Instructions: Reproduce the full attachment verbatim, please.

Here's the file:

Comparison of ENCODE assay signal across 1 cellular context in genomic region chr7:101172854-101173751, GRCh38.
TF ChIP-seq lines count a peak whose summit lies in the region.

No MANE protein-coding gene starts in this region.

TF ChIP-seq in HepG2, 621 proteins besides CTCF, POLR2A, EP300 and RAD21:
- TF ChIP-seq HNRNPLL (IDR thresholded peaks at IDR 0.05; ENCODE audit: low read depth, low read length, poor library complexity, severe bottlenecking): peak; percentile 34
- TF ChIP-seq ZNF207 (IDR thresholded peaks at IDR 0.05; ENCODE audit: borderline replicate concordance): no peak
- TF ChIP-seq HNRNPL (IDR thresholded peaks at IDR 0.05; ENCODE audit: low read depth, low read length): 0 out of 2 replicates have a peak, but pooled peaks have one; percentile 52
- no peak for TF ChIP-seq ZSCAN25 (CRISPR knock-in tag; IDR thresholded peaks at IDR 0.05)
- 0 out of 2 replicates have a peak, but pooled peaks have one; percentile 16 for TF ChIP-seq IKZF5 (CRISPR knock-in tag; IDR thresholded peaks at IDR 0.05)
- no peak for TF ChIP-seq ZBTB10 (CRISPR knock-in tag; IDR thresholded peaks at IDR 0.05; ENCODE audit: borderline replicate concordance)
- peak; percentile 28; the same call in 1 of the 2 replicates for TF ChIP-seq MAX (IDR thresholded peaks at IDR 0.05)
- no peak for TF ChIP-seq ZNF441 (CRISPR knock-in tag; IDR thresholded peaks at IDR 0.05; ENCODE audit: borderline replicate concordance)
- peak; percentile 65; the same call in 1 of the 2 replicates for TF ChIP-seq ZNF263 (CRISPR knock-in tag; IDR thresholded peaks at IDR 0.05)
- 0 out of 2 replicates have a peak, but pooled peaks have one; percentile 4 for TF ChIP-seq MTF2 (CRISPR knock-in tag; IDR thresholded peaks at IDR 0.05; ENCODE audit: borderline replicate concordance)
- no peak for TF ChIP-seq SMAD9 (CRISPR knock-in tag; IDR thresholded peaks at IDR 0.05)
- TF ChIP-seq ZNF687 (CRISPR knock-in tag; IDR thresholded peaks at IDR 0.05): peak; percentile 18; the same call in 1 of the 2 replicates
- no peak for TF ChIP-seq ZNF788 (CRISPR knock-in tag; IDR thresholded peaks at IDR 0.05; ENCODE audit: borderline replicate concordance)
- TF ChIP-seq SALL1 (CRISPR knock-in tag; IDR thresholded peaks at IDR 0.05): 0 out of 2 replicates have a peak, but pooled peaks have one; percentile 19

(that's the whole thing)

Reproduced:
Comparison of ENCODE assay signal across 1 cellular context in genomic region chr7:101172854-101173751, GRCh38.
TF ChIP-seq lines count a peak whose summit lies in the region.

No MANE protein-coding gene starts in this region.

TF ChIP-seq in HepG2, 621 proteins besides CTCF, POLR2A, EP300 and RAD21:
- TF ChIP-seq HNRNPLL (IDR thresholded peaks at IDR 0.05; ENCODE audit: low read depth, low read length, poor library complexity, severe bottlenecking): peak; percentile 34
- TF ChIP-seq ZNF207 (IDR thresholded peaks at IDR 0.05; ENCODE audit: borderline replicate concordance): no peak
- TF ChIP-seq HNRNPL (IDR thresholded peaks at IDR 0.05; ENCODE audit: low read depth, low read length): 0 out of 2 replicates have a peak, but pooled peaks have one; percentile 52
- no peak for TF ChIP-seq ZSCAN25 (CRISPR knock-in tag; IDR thresholded peaks at IDR 0.05)
- 0 out of 2 replicates have a peak, but pooled peaks have one; percentile 16 for TF ChIP-seq IKZF5 (CRISPR knock-in tag; IDR thresholded peaks at IDR 0.05)
- no peak for TF ChIP-seq ZBTB10 (CRISPR knock-in tag; IDR thresholded peaks at IDR 0.05; ENCODE audit: borderline replicate concordance)
- peak; percentile 28; the same call in 1 of the 2 replicates for TF ChIP-seq MAX (IDR thresholded peaks at IDR 0.05)
- no peak for TF ChIP-seq ZNF441 (CRISPR knock-in tag; IDR thresholded peaks at IDR 0.05; ENCODE audit: borderline replicate concordance)
- peak; percentile 65; the same call in 1 of the 2 replicates for TF ChIP-seq ZNF263 (CRISPR knock-in tag; IDR thresholded peaks at IDR 0.05)
- 0 out of 2 replicates have a peak, but pooled peaks have one; percentile 4 for TF ChIP-seq MTF2 (CRISPR knock-in tag; IDR thresholded peaks at IDR 0.05; ENCODE audit: borderline replicate concordance)
- no peak for TF ChIP-seq SMAD9 (CRISPR knock-in tag; IDR thresholded peaks at IDR 0.05)
- TF ChIP-seq ZNF687 (CRISPR knock-in tag; IDR thresholded peaks at IDR 0.05): peak; percentile 18; the same call in 1 of the 2 replicates
- no peak for TF ChIP-seq ZNF788 (CRISPR knock-in tag; IDR thresholded peaks at IDR 0.05; ENCODE audit: borderline replicate concordance)
- TF ChIP-seq SALL1 (CRISPR knock-in tag; IDR thresholded peaks at IDR 0.05): 0 out of 2 replicates have a peak, but pooled peaks have one; percentile 19